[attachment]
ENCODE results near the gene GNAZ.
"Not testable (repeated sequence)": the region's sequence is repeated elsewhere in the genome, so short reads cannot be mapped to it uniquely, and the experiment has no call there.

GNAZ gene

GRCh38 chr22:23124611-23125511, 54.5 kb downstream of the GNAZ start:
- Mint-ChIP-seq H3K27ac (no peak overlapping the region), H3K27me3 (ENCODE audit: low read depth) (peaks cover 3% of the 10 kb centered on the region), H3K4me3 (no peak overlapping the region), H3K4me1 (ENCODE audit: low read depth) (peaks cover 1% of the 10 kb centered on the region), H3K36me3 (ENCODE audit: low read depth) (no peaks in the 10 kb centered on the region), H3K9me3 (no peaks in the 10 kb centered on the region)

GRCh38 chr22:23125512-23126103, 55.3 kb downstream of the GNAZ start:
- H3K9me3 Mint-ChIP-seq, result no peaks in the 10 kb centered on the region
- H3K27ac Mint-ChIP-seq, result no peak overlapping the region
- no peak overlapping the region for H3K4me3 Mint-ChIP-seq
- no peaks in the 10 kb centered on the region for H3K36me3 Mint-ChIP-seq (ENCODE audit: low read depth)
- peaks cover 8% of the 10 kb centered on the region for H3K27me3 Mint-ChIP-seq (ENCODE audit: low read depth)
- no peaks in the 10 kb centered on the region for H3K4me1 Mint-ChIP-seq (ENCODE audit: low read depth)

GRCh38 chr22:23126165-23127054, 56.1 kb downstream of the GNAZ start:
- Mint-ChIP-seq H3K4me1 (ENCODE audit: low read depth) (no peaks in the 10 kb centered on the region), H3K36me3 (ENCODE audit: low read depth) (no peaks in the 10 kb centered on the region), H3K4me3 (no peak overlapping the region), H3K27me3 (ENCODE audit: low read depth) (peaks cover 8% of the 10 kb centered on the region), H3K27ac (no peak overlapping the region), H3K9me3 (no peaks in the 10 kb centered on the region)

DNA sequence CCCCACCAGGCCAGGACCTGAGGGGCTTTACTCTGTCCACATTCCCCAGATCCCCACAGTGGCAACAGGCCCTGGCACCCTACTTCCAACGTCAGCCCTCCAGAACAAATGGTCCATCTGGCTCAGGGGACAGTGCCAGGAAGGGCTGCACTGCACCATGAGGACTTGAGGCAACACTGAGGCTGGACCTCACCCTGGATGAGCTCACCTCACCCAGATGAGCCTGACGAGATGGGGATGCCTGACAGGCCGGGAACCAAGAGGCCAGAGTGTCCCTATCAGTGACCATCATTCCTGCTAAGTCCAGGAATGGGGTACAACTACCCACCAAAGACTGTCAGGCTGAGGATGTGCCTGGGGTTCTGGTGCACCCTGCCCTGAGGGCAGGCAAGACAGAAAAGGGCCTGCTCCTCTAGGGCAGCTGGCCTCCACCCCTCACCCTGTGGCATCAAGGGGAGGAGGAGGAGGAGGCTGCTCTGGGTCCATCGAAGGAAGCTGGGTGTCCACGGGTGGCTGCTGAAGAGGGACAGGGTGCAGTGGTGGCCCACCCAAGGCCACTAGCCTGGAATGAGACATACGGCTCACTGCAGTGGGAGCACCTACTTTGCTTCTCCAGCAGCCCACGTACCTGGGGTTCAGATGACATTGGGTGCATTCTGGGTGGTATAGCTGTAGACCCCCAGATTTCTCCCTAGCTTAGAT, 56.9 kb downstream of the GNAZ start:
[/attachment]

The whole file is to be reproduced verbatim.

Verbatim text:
ENCODE results near the gene GNAZ.
"Not testable (repeated sequence)": the region's sequence is repeated elsewhere in the genome, so short reads cannot be mapped to it uniquely, and the experiment has no call there.

GNAZ gene

GRCh38 chr22:23124611-23125511, 54.5 kb downstream of the GNAZ start:
- Mint-ChIP-seq H3K27ac (no peak overlapping the region), H3K27me3 (ENCODE audit: low read depth) (peaks cover 3% of the 10 kb centered on the region), H3K4me3 (no peak overlapping the region), H3K4me1 (ENCODE audit: low read depth) (peaks cover 1% of the 10 kb centered on the region), H3K36me3 (ENCODE audit: low read depth) (no peaks in the 10 kb centered on the region), H3K9me3 (no peaks in the 10 kb centered on the region)

GRCh38 chr22:23125512-23126103, 55.3 kb downstream of the GNAZ start:
- H3K9me3 Mint-ChIP-seq, result no peaks in the 10 kb centered on the region
- H3K27ac Mint-ChIP-seq, result no peak overlapping the region
- no peak overlapping the region for H3K4me3 Mint-ChIP-seq
- no peaks in the 10 kb centered on the region for H3K36me3 Mint-ChIP-seq (ENCODE audit: low read depth)
- peaks cover 8% of the 10 kb centered on the region for H3K27me3 Mint-ChIP-seq (ENCODE audit: low read depth)
- no peaks in the 10 kb centered on the region for H3K4me1 Mint-ChIP-seq (ENCODE audit: low read depth)

GRCh38 chr22:23126165-23127054, 56.1 kb downstream of the GNAZ start:
- Mint-ChIP-seq H3K4me1 (ENCODE audit: low read depth) (no peaks in the 10 kb centered on the region), H3K36me3 (ENCODE audit: low read depth) (no peaks in the 10 kb centered on the region), H3K4me3 (no peak overlapping the region), H3K27me3 (ENCODE audit: low read depth) (peaks cover 8% of the 10 kb centered on the region), H3K27ac (no peak overlapping the region), H3K9me3 (no peaks in the 10 kb centered on the region)

DNA sequence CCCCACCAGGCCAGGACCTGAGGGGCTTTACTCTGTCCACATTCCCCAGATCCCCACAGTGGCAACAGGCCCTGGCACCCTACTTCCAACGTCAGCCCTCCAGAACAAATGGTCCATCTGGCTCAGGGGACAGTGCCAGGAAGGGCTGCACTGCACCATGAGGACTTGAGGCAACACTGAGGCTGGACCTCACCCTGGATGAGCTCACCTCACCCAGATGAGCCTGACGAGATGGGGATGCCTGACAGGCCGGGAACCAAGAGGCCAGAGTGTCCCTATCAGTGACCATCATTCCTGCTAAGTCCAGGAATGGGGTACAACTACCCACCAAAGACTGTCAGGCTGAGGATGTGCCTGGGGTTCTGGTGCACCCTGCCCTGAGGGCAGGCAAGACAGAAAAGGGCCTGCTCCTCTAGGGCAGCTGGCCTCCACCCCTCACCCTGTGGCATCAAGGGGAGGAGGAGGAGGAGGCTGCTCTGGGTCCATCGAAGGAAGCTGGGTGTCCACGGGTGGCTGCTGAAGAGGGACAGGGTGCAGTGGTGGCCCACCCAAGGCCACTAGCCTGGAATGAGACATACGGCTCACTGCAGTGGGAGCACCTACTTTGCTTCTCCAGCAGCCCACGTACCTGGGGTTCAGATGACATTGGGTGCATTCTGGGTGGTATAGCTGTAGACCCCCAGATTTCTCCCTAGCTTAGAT, 56.9 kb downstream of the GNAZ start: